Date: prev next · Thread: first prev next last
2010 Archives by date, by thread · List index

On 10/31/2010 04:39 AM, Marc Paré wrote:

money involved in it, but would it be possible to convince the major manufacturers to install 
the latest version of LibreOffice alongside the other software and crapware they include in 
their new computers?

How much are you paying the OEMs for each install of LibO?

What I *could* see happening, and where I think OOo missed the boat, is boxed sales.

Several companies offer rebranded OOo as boxed software.

  A distributor wholesales the software with a support package.  This support
package is backed up by helpdesk staff who have been through the INGOTs

Try this for a more accurate description of what you mean.

TokiKantoor creates a three DVD and paperback book package. Let's call
it LibreOffice TokiKantoor Edition.  Joe Sixpack purchases LibreOffice
TokiKantoor Edition. Joe Sixpack has a 7/24 phone number to call for
support issues.

TokiKantoor is responsible for handling all support issues either by
phone, or in person, for consumers that bought LibreOffice TokiKantoor

TokiKantoor is responsible for getting its package into the wholesalers,
and distributors.  B&T, Ingram, The Distributors, CBD, etc.

TokiKantoor is responsible for getting its package (LibreOffice
TokiKantoor Edition) into the various retail channels.  Amazon, B&N,
WallMart, Target, Costco, Office Depot, Game Stop, etc.

[OK, I'm assuming somebody ports LibO to the XBox 360, Wii, or other
game console, for Game Stop to carry it. Bible Study Software is
available on those platforms, so why not an office suite?]

Same thing applies to OEM, they sell a machine with LibO preinstalled with media and Manual.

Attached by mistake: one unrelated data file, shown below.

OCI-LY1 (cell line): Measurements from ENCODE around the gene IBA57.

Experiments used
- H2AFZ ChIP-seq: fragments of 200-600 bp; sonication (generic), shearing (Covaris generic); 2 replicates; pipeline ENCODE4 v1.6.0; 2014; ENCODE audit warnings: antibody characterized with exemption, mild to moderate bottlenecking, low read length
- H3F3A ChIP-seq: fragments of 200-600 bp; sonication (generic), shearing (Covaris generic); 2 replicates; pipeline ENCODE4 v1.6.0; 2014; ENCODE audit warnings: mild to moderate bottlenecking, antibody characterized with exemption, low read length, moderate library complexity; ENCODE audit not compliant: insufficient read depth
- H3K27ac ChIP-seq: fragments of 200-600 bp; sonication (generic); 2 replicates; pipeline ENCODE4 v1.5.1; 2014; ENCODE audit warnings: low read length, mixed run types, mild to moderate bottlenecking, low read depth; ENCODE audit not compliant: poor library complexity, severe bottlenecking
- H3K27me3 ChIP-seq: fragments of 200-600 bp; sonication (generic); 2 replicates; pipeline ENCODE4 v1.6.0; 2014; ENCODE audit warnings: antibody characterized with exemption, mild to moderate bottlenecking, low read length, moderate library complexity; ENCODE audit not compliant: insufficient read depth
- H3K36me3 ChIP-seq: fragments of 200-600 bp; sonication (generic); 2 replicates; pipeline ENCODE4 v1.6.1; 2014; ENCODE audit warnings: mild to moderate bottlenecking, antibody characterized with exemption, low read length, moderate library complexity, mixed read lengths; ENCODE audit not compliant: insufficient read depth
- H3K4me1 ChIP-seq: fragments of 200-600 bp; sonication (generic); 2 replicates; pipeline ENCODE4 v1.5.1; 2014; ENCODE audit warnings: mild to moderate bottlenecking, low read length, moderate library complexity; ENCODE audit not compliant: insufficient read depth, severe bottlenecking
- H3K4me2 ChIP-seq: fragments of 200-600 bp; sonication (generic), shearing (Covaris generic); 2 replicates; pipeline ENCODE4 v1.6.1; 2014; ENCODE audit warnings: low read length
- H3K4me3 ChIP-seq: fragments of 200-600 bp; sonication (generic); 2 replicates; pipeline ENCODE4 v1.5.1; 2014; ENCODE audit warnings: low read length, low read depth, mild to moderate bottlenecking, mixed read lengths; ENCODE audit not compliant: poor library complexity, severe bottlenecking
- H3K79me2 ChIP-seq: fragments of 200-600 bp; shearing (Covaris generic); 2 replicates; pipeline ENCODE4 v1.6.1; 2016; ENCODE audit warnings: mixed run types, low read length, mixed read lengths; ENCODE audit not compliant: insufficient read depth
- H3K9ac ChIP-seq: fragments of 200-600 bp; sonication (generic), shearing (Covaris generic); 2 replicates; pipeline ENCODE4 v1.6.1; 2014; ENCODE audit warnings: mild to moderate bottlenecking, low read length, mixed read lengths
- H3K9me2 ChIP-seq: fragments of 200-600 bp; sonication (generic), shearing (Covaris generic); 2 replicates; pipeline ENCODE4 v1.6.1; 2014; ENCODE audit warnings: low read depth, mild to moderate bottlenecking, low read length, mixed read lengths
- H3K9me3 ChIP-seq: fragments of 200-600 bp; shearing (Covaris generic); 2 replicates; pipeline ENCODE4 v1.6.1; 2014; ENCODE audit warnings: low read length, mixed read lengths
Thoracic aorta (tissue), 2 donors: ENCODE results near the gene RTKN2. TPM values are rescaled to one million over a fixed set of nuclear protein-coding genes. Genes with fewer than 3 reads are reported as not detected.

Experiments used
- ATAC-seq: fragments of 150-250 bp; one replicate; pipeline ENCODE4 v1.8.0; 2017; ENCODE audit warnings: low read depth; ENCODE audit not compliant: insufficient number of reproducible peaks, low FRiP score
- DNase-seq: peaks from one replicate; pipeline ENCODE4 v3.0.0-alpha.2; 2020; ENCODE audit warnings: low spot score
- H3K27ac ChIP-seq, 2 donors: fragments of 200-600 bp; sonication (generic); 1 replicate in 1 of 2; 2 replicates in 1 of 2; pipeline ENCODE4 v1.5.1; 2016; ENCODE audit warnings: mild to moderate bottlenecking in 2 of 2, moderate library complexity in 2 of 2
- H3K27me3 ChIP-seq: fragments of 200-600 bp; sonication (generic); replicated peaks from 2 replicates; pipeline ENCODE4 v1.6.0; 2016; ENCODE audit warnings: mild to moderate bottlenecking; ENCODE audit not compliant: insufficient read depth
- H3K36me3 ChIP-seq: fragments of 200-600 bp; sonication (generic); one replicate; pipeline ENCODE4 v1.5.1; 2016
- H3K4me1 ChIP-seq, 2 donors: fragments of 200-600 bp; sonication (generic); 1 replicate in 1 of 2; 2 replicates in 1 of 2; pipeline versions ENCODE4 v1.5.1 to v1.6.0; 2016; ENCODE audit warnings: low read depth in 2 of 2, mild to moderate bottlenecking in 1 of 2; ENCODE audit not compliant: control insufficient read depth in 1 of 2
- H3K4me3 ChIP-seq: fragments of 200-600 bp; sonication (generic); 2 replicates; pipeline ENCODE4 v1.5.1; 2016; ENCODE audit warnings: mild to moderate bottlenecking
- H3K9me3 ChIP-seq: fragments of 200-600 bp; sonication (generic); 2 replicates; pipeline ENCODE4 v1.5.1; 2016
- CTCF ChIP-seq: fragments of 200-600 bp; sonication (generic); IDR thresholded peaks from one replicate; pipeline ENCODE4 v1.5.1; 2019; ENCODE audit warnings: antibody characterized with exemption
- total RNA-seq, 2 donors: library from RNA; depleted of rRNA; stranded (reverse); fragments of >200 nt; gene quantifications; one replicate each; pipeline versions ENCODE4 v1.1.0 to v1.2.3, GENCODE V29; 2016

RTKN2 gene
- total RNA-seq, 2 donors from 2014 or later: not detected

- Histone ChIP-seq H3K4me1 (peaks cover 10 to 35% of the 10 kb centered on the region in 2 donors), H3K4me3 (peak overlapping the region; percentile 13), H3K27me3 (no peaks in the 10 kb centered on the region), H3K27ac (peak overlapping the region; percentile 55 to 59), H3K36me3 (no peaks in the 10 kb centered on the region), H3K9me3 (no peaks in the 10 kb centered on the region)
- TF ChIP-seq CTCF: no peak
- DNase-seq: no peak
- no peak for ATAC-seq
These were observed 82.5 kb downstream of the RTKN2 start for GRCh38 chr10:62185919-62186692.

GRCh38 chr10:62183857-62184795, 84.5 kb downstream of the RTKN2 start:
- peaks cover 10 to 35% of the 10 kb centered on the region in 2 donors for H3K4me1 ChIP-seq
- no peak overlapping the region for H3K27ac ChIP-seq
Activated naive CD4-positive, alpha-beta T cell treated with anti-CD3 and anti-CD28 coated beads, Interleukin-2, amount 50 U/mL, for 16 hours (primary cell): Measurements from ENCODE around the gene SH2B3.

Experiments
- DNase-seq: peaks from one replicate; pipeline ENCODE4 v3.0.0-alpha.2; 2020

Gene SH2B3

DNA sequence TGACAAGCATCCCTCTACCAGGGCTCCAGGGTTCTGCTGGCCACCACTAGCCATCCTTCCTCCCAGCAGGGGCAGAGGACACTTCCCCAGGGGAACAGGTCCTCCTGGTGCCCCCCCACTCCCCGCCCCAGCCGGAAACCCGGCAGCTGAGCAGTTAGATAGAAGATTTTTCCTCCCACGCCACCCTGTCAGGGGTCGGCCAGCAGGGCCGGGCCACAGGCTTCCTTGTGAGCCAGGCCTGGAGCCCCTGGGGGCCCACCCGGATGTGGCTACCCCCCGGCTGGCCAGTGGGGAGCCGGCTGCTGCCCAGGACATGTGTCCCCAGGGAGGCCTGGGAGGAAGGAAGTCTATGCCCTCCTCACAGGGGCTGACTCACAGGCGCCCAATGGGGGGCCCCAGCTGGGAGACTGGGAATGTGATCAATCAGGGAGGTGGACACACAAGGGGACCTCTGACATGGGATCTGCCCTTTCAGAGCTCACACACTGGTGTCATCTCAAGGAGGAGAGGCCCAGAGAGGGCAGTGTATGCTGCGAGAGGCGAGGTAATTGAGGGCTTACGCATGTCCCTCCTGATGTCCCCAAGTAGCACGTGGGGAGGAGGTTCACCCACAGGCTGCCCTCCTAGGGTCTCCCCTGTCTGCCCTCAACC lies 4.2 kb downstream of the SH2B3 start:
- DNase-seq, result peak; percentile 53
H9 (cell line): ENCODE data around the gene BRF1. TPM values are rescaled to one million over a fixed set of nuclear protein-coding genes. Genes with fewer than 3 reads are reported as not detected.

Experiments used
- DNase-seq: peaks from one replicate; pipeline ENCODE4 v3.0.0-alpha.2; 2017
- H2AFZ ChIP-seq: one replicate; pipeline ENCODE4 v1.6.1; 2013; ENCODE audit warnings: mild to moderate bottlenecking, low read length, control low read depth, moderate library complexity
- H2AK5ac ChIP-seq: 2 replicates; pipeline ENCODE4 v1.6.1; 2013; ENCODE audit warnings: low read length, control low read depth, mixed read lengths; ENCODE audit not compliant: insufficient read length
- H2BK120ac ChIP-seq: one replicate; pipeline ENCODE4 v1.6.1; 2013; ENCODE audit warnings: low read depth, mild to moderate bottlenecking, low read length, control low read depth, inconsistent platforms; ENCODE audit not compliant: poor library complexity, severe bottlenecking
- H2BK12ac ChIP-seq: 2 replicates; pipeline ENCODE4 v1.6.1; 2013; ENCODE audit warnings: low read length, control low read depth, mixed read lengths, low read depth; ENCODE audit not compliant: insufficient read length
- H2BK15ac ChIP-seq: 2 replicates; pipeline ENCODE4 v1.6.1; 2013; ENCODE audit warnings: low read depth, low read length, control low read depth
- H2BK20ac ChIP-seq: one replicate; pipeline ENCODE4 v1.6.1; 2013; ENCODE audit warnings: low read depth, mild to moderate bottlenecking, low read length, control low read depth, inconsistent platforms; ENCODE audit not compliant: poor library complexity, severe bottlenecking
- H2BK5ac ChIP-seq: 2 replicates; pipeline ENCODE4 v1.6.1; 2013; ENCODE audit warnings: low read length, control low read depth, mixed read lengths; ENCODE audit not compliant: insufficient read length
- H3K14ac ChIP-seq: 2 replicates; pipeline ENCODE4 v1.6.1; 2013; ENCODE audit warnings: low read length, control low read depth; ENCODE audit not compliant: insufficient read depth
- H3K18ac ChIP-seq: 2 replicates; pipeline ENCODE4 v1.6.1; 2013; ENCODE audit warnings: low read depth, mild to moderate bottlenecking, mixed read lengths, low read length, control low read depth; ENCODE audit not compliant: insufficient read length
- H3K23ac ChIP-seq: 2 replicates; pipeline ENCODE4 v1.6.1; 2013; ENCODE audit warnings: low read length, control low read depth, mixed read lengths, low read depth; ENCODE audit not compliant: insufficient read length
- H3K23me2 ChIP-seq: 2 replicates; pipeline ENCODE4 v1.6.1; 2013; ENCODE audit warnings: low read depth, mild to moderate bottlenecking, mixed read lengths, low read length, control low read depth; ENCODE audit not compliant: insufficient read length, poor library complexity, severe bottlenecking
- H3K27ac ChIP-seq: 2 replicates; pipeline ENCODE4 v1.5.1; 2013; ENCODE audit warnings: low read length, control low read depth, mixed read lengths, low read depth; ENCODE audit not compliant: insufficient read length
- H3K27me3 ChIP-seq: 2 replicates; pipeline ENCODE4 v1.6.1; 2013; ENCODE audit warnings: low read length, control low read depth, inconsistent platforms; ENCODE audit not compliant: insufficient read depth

Historically, and typically, for the us at least, OEMs are paid for the
software that they pre-install. This is one reason why Linux boxes are
more expensive than Windows boxes.

However, we do have to be careful not to alienate users who will later find out that the distro 
is a free download. They would need some kind
 of great value for their money .. as you said support package; clipart;
manual etc.

People are willing to pay for convenience. Which is what the package offers.

This would obviously require creating a worldwide helpdesk system.

Call center support could be rolled out on a country by country basis.
 Preferably start with a call center in Namibia, Western Cape, or other
country that has low labour costs. (Call centers are abandoning India,
because costs there are too high.)

I am not quite sure if this would satisfy this user who would have paid
at the retail level even with all of the perks.

If the package contains:
* hard copy manual;
* DVD of The Open ClipArt collection;
* DVD that includes all known templates, all known extensions, all known
dictionaries, all known languages packs, and the other goodies that are
* DVD includes Windows (32 bit and 64 bit), Mac OS X, and various *Nix
then most people will be satisfied.
(Three DVDs and a hard copy manual).

If you consider the amount of dollars that TDF/LibO would have provide worldwide to print manuals 
and press DVD's and this as often as the major update to the distro, 

POD production is the most expensive for the consumer, but the least
expensive for the distributor.

If a hard copy manual is included, that will be what sets the price of
the package.

No human will see non-list, non-bulk, non-junk email sent to this address.
It all gets forwarded to /dev/null

E-mail to for instructions on how to unsubscribe
List archives are available at
All messages you send to this list will be publicly archived and cannot be deleted


Privacy Policy | Impressum (Legal Info) | Copyright information: Unless otherwise specified, all text and images on this website are licensed under the Creative Commons Attribution-Share Alike 3.0 License. This does not include the source code of LibreOffice, which is licensed under the Mozilla Public License (MPLv2). "LibreOffice" and "The Document Foundation" are registered trademarks of their corresponding registered owners or are in actual use as trademarks in one or more countries. Their respective logos and icons are also subject to international copyright laws. Use thereof is explained in our trademark policy.